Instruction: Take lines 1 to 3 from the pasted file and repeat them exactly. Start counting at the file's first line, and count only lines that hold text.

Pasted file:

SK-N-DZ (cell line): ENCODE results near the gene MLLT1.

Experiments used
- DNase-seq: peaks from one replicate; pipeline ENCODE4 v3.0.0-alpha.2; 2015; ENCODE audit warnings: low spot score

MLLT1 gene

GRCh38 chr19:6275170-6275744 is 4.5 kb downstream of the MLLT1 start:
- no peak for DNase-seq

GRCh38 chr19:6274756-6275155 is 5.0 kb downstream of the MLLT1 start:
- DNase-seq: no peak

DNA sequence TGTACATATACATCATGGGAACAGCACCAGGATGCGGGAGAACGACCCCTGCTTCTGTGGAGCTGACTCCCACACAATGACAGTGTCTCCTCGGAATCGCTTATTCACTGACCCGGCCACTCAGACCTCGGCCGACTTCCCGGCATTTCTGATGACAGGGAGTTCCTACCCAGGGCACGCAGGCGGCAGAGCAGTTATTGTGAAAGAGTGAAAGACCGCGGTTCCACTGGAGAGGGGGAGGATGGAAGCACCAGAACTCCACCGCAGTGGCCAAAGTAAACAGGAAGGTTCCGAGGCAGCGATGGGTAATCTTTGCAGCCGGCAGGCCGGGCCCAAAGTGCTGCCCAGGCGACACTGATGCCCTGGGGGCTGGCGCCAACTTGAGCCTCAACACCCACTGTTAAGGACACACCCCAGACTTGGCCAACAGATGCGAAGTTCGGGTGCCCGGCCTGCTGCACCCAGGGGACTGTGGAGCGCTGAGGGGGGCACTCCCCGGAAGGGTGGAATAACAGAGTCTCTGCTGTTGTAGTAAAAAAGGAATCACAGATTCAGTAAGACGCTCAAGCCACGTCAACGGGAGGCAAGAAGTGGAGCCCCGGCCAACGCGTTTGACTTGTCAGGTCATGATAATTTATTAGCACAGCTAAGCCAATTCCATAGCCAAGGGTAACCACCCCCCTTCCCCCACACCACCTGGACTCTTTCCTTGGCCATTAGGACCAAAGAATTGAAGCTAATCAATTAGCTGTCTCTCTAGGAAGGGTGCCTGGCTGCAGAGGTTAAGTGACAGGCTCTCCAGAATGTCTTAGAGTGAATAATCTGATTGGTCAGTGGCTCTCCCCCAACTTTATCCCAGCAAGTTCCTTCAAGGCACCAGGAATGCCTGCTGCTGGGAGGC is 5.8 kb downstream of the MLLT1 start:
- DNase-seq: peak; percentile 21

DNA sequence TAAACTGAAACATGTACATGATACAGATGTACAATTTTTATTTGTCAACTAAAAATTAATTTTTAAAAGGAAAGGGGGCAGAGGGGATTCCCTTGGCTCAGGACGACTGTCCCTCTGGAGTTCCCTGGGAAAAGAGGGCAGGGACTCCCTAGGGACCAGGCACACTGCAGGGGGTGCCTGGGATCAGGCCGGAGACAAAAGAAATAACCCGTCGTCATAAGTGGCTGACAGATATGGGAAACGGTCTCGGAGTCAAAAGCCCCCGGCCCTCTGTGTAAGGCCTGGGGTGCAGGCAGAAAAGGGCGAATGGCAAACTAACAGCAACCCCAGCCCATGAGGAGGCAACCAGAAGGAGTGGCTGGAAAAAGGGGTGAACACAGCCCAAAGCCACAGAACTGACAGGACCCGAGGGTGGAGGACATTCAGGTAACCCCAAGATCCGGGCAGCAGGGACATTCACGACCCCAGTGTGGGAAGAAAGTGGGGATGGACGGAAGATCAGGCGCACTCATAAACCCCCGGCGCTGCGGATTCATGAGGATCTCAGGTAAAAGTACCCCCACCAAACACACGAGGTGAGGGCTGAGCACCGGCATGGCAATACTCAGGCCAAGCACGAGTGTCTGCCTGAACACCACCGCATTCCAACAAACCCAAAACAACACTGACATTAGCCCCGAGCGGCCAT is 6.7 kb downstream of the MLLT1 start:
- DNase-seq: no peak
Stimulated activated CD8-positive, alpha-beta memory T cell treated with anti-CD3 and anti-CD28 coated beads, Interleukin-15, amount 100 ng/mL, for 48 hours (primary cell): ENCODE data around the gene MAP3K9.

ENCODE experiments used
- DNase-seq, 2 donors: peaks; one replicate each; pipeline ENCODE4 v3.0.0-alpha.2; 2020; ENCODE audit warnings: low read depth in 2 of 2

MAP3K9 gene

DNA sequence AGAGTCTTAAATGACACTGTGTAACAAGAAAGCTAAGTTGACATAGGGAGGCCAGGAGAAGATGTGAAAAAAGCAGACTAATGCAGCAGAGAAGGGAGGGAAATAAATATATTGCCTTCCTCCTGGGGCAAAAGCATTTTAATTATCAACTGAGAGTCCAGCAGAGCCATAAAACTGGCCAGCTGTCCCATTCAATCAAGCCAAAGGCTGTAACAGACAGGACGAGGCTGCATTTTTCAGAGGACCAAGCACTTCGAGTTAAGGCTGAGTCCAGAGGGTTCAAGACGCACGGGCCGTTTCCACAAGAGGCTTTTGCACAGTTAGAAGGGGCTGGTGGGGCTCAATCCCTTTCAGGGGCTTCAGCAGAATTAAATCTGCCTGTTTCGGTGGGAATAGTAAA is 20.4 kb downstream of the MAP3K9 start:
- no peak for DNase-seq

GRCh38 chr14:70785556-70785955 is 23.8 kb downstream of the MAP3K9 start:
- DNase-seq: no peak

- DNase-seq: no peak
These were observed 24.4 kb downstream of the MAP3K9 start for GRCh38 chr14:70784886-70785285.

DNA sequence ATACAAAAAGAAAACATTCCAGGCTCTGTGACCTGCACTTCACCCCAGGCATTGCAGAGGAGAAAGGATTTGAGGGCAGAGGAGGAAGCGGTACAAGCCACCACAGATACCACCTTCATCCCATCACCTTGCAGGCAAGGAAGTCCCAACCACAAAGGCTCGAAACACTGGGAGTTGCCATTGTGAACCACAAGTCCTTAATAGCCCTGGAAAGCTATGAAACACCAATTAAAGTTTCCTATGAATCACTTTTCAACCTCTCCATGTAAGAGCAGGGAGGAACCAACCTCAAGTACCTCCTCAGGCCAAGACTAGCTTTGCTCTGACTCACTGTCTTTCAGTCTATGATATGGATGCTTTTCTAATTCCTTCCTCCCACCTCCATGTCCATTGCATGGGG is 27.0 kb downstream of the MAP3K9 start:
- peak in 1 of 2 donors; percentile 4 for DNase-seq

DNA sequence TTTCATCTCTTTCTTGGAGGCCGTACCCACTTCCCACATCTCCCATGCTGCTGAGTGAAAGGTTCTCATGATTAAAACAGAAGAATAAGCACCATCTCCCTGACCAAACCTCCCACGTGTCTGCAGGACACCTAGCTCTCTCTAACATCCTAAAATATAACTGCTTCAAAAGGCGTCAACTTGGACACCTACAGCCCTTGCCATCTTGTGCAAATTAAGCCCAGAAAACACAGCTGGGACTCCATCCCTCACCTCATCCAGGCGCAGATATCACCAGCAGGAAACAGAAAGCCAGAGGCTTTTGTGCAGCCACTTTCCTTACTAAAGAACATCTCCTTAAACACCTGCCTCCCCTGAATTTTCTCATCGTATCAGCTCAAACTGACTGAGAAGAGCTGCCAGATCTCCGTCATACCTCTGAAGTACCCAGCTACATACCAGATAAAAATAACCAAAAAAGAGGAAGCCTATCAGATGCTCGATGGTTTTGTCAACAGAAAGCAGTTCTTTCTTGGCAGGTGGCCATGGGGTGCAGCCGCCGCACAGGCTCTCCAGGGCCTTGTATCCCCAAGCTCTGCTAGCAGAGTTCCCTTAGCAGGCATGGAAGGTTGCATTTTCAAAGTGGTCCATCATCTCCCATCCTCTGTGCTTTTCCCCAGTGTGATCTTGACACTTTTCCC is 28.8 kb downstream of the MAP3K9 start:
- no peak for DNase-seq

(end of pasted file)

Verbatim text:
SK-N-DZ (cell line): ENCODE results near the gene MLLT1.

Experiments used
- DNase-seq: peaks from one replicate; pipeline ENCODE4 v3.0.0-alpha.2; 2015; ENCODE audit warnings: low spot score